BNC Connectors

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What are BNC connectors?

BNC connectors are miniature radio frequency (RF) connectors developed for low-frequency applications. This quick-connect/disconnect circular connector features a two-stud bayonet-style locking mechanism that users twist and snap into position. A tactile snap indicates a secure connection; a reverse motion disconnects the connector pair.

The BNC connector famously bears the initials of its creators, Paul Neill of Bell Laboratories and Carl Concelman of Amphenol. However, there is some variation in this definition: “B” is generally believed to stand for the bayonet locking mechanism (Bayonet Neill Concelman), although some say it stands for “baby” (Baby Neill Concelman), a reference to the connector’s small size and use with small coaxial cable diameters. Other variations of the name include Baby N Connector, Baby Neill Constant, and British Naval Connector. (Connector Supplier prefers to honor the originators of this important product category and uses “Bayonet Neill Concelman.”)

Neill also developed the N connector and Concelman developed the C connector; together they created the TNC connector — the Threaded Neill Concelman.) Octavio Salati of Hazeltine Electronics Corporation filed the patent for the BNC in 1945 (patent #2,540,012), integrating the bayonet features of the N connector with the slim format of the C connector, and crediting those inventors in the name.


Design Notes

Standardization: CECC 22121, IEC 61169-8, MIL-STD-348B.

Impedance: 50 or 75 ohms

Voltage: Under 500 volts 

Dielectric Withstanding Voltage: 1500 VRMS

Frequency Range: Originally for DC to 1 GHz, today versions are available for 11 and 18 GHz.

Mating Cycles: 500

Temperature Range: -65 ° to 165 °C

Mating Style: Bayonet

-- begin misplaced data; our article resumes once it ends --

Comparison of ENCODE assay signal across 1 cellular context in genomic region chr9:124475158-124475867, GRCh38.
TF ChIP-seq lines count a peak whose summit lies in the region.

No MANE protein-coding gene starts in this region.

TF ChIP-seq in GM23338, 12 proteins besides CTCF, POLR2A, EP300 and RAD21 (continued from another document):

Shielding: Twin, or twinax, BNC connectors use the same bayonet latching shell as an ordinary BNC connector but contain two independent contact points (one male and one female), allowing the connection of a 78 ohm or 95 ohm shielded differential pair such as RG-108A. 

Dimensions: The outer diameter of the interface is approx. 0.570 in (14.5 mm); male 0.436 in (11.1 mm), female. Miniature and subminiature versions are available from some suppliers.

Polarity variation: The male connector is typically fitted to a cable and the female connector is affixed to a panel. A variation known as a reverse-polarity BNC (RP-BNC) reverses the polarity of the interface: The female contact normally found in a jack is usually in the plug, while the male contact normally found in a plug is in the jack. This ensures that RP-BNC connectors are not operable with standard interface connectors.

Other options: BNC connectors are available with a wide range of variations and special features, including non-magnetic, hermetically sealed, various plating and housing materials, and flexible and semi-rigid coaxial cable termination styles.


Markets, Sectors, and Applications

Datacom/Telecom, Medical, Military and Aerospace, Test & Measurement, and other markets and applications, including commercial video and radio communications, nuclear instrumentation, and avionics